If the government (of whatever stripe) in Westminster are serious about unity within teh oft vaunted “the family of nations”  (rather than the usual uniformity – the genesis of which is a casual arrogance – they try to hawk), both the Union Jack and the Royal Arms need to be revised and modernised to reflect the diversity and the equality implied in the family metaphor.  Failure by the Union (which was so valuable that  it could only be saved through lies and threats) to do so will merely reinforce the view of the Celtic Nations that they are being not very subtly subsumed, whether they want to be or not, with even less status than a colony, into an increasingly uncaring  Greater England.

It is surely time to consign this ragbag of a flag, which has such a  chequered past, to history, where it belongs.

Cameron’s BritNat Jingoism

3 Oct

David Cameron’s jingoistic closing speech shows just how arrogant he is in relation to other nations and how incapable he is of distinguishing Britain from England.

Let’s look at some of his gaffes in trying to rebut the supposed Russian slight that Britain is “just a small island that no-one pays any attention to”:

When the world wanted rights, who wrote Magna Carta?
England – 388 years before the Union of Crowns and 492 years before the Acts of Union which formed the United Kingdom. Magna Carta, which was declared “null and void forever by Pope Innocent III within less than 3 months, would have had asolutely no effect outside of England.  It was a great English flop.

When they wanted representation, who built the first Parliament?
Iceland in 930 ad

When they looked for compassion, who led the abolition of slavery?
China Qin Dynasty 221-206bc, Iceland from the 12th century and the Republic of Vermont in 1791.

When they searched for equality, who gave women the vote?
The Pitcairn Islands 1838.

When their freedom was in peril, who offered blood, toil, tears and sweat?
Britain with the support and aid of the various underground movements in occupied Europe,  (but don’t tell the Americans as they think they saved Europe in both World Wars!).  Without American funding and reinforcements, it is highly likely that Britain would have fallen and without their troops the liberation of Europe would have taken much longer.

And today – whose music do they dance  to?
That very much depends which country you are in, but there is as much American as British dance music and in Spain they also dance to Spanish music -the Clubs in Ibiza are not representative of the rest of Spain let alone the rest of the world .

Whose universities do they flock to?
America’s (more than any other in the world)

Whose football league do they watch?
Their own – they then watch selected games from the other leagues including Germany’s, Portugal’s, Spain’s and England’s – true footie fans aren’t that fussy.  There isn’t , and never has been, a British football league!

Whose example of tolerance of people living together from every nation, every religion, young and old, straight and gay?
A recent survey found that Latin American countries (with the exception of Venezuela and Dominican Republic) were as tolerant as the UK and her former English speaking colonies (Australia, Canada, New Zealand & USA). The UK has become the 4th most unequal society in the developed world under Cameron’s watch a measure he carefully left out from his list.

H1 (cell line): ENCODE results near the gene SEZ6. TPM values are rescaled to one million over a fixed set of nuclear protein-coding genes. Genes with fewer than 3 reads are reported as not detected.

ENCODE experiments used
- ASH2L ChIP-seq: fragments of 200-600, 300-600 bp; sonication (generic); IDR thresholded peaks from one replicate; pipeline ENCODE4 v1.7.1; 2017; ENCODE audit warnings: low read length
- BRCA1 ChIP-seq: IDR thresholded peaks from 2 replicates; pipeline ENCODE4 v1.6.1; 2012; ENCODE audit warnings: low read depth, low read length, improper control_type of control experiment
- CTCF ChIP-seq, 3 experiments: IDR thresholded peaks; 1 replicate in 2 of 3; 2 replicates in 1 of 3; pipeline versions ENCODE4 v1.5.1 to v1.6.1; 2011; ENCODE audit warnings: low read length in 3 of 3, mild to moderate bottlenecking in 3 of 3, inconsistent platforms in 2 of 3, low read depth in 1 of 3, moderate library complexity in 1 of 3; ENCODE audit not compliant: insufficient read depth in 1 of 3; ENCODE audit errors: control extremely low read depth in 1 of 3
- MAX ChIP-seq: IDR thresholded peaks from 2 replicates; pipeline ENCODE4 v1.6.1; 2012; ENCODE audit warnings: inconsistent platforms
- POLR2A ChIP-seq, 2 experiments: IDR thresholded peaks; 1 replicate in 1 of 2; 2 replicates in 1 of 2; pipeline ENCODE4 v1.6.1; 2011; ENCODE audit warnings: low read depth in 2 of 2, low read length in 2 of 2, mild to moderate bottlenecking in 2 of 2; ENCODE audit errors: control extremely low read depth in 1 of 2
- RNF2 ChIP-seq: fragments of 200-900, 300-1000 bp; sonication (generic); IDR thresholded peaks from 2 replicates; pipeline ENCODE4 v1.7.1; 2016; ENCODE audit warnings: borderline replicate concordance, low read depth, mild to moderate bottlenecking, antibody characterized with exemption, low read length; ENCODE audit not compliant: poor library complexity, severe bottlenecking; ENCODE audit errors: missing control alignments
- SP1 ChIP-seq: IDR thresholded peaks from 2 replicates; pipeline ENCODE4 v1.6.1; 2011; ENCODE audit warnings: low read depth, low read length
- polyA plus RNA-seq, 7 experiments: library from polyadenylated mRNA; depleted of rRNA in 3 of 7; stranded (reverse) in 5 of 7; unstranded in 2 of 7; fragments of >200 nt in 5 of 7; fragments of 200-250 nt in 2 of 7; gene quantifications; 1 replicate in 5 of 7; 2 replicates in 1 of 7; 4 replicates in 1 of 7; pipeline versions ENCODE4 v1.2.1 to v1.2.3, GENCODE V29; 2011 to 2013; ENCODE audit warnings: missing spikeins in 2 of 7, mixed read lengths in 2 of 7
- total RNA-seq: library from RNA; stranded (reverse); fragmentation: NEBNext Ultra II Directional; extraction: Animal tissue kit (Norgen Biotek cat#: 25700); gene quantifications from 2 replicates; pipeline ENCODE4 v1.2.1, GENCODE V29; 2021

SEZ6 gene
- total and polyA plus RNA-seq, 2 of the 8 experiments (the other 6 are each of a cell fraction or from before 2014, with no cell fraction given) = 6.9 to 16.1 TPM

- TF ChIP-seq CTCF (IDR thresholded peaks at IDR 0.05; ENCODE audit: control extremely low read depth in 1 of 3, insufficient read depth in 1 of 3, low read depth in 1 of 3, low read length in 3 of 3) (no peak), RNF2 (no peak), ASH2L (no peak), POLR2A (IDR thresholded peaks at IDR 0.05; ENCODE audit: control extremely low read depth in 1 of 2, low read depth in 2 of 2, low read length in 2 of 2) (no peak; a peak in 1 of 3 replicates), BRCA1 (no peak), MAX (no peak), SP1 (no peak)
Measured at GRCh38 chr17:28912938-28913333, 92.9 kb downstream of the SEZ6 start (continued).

Whose example do they aspire to?
The American Dream – most people want to go to the USA.

Britain / UK 1 out of 10.

Of course, there was nothing in his speech about how “Britain” invaded all but 9 of the countries of the World and how those countries were oppressed and exploited under Britain’s Imperial rule.  Nor did he mention the illegal war in Iraq, preferring to talk about Afghanistan, but failing to mention just how many British service personnel gave their lives for the Bush cabal’s political ambition and American neo-imperialism.

Ironically, Cameron’s empty rhetoric, echoes that of the former Soviet Union which taught that everything worth inventing was invented by Russians.

A Pleasant Surprise

31 Aug

Last night I saw something I’d never seen before.

I was strolling alone through what was once called “the blind man’s holiday”[1], the usual walkers having long gone home to be replaced by dragonflies which skimmed low over my head and pipestrelles [2] that zigzagged their way round me in hot pursuit of the insects that shelter under the trees.  As I ambled along the path at the side of the embalse[3],  something caught the very edge of my sight.

It was a brilliant light shining through the canopy and reflecting indistinctly in the waters.  I couldn’t see it clearly until it had fallen below the treeline, when I was able to see that it was a small ball of fire with a blazing tail streaming behind it.  As I gazed, it started to break up, small pieces falling away in a shower of huge sparks that quickly faded to darkness.  Then, just as suddenly as I’d become aware of it, it was gone.

A meteor!  A beautiful meteor. The first I’d ever seen.

 

 

[1] the time of evening when it is too dark to read but too bright to light the candles

[2] a very small bat that is common in this area

[3] a reservoir caused by damming a river